Before 1700's, travel occurred by foot or by horseback. Most areas had poor roads or lacked roads. After 1750, roads improved in England. Privately owned roads known as turnpikes were started.
Travelers paid a toll for passage, and the funds were used for the upkeep of the roads: clearing of downed trees, livestock, patching ruts, etc. In 1784, the Post Office began carry the Royal Mail by coach which added additional pressure for the good upkeep and maintenance of roads.
By 1804, the continued improvements in roads and better carriage design allowed for carriages to be pulled by thoroughbreds and reach speeds of 8 to 10 miles per hour. By 1815, road construction now included raising the earth and proper drainage. The Macadamization of roads, the standardization of road construction, started at this time. This included consistent stone coverage for the last layer for even and consistent road thickness. The final layer of rock had to be made of uniform stones no wider that 2 inches in diameter. The road thickness had to average 15 inches.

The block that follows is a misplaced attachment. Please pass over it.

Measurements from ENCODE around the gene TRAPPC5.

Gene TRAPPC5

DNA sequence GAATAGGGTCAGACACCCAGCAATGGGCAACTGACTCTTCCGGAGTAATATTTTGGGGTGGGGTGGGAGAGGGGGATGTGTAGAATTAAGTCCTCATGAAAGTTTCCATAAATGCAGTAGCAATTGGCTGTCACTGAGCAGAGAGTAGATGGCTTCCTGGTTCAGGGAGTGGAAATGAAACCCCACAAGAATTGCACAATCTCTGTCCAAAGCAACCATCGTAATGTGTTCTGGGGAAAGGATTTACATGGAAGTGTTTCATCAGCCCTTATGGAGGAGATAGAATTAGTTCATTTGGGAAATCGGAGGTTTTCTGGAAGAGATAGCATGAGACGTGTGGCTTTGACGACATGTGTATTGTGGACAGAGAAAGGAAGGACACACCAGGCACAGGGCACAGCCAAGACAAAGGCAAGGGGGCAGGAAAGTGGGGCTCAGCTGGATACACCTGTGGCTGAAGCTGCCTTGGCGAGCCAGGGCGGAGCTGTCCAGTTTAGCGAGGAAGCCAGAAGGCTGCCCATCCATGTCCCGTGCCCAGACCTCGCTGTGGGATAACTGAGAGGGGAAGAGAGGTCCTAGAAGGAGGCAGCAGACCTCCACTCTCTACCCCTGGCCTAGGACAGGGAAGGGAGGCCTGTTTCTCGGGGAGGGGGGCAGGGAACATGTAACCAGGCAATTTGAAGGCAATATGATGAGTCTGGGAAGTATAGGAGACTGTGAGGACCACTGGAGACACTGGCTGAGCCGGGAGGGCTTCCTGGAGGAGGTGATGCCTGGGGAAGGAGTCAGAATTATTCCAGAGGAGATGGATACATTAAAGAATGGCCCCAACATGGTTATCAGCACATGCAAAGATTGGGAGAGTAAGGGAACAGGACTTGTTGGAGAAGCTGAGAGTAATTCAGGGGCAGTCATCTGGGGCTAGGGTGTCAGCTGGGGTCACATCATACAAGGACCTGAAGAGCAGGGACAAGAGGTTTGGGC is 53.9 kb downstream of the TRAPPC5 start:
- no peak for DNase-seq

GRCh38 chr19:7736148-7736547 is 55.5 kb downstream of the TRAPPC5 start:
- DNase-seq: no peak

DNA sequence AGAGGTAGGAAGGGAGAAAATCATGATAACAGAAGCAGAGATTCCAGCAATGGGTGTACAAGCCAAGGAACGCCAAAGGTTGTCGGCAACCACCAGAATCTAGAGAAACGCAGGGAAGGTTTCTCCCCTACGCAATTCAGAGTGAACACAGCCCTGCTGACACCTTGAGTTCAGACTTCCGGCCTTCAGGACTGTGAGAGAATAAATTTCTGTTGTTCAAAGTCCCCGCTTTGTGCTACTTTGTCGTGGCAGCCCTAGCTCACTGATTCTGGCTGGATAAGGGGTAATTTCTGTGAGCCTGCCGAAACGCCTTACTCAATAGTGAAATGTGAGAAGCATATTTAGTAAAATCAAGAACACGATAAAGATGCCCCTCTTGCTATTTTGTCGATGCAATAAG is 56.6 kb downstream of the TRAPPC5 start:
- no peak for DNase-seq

With improved roads, travel to from London to the country or to varies counties could be done in style.